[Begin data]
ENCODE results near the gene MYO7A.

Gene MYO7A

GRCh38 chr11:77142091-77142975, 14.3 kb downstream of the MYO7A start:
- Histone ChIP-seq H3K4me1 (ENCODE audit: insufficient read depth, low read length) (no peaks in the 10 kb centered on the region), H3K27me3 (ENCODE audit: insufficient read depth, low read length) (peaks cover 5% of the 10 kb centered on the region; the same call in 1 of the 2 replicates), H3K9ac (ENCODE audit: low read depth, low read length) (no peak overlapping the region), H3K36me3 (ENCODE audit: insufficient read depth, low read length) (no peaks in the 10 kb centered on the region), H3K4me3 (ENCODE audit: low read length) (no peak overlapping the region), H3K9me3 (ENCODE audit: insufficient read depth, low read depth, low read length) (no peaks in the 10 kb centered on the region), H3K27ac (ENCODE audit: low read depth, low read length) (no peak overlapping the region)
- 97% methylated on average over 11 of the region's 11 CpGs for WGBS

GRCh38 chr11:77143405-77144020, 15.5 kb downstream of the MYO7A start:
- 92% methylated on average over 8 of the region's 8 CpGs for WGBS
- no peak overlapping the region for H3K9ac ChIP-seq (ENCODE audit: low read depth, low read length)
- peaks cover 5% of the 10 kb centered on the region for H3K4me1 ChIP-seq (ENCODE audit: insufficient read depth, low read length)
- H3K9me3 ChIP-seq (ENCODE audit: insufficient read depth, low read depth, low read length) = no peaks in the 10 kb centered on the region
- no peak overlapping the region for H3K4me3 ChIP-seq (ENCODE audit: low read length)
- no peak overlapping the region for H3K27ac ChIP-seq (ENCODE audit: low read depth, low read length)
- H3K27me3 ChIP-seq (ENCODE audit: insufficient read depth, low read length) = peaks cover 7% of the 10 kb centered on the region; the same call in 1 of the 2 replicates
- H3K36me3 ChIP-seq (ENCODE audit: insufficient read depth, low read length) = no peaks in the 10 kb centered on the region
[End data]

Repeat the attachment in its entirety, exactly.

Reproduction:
ENCODE results near the gene MYO7A.

Gene MYO7A

GRCh38 chr11:77142091-77142975, 14.3 kb downstream of the MYO7A start:
- Histone ChIP-seq H3K4me1 (ENCODE audit: insufficient read depth, low read length) (no peaks in the 10 kb centered on the region), H3K27me3 (ENCODE audit: insufficient read depth, low read length) (peaks cover 5% of the 10 kb centered on the region; the same call in 1 of the 2 replicates), H3K9ac (ENCODE audit: low read depth, low read length) (no peak overlapping the region), H3K36me3 (ENCODE audit: insufficient read depth, low read length) (no peaks in the 10 kb centered on the region), H3K4me3 (ENCODE audit: low read length) (no peak overlapping the region), H3K9me3 (ENCODE audit: insufficient read depth, low read depth, low read length) (no peaks in the 10 kb centered on the region), H3K27ac (ENCODE audit: low read depth, low read length) (no peak overlapping the region)
- 97% methylated on average over 11 of the region's 11 CpGs for WGBS

GRCh38 chr11:77143405-77144020, 15.5 kb downstream of the MYO7A start:
- 92% methylated on average over 8 of the region's 8 CpGs for WGBS
- no peak overlapping the region for H3K9ac ChIP-seq (ENCODE audit: low read depth, low read length)
- peaks cover 5% of the 10 kb centered on the region for H3K4me1 ChIP-seq (ENCODE audit: insufficient read depth, low read length)
- H3K9me3 ChIP-seq (ENCODE audit: insufficient read depth, low read depth, low read length) = no peaks in the 10 kb centered on the region
- no peak overlapping the region for H3K4me3 ChIP-seq (ENCODE audit: low read length)
- no peak overlapping the region for H3K27ac ChIP-seq (ENCODE audit: low read depth, low read length)
- H3K27me3 ChIP-seq (ENCODE audit: insufficient read depth, low read length) = peaks cover 7% of the 10 kb centered on the region; the same call in 1 of the 2 replicates
- H3K36me3 ChIP-seq (ENCODE audit: insufficient read depth, low read length) = no peaks in the 10 kb centered on the region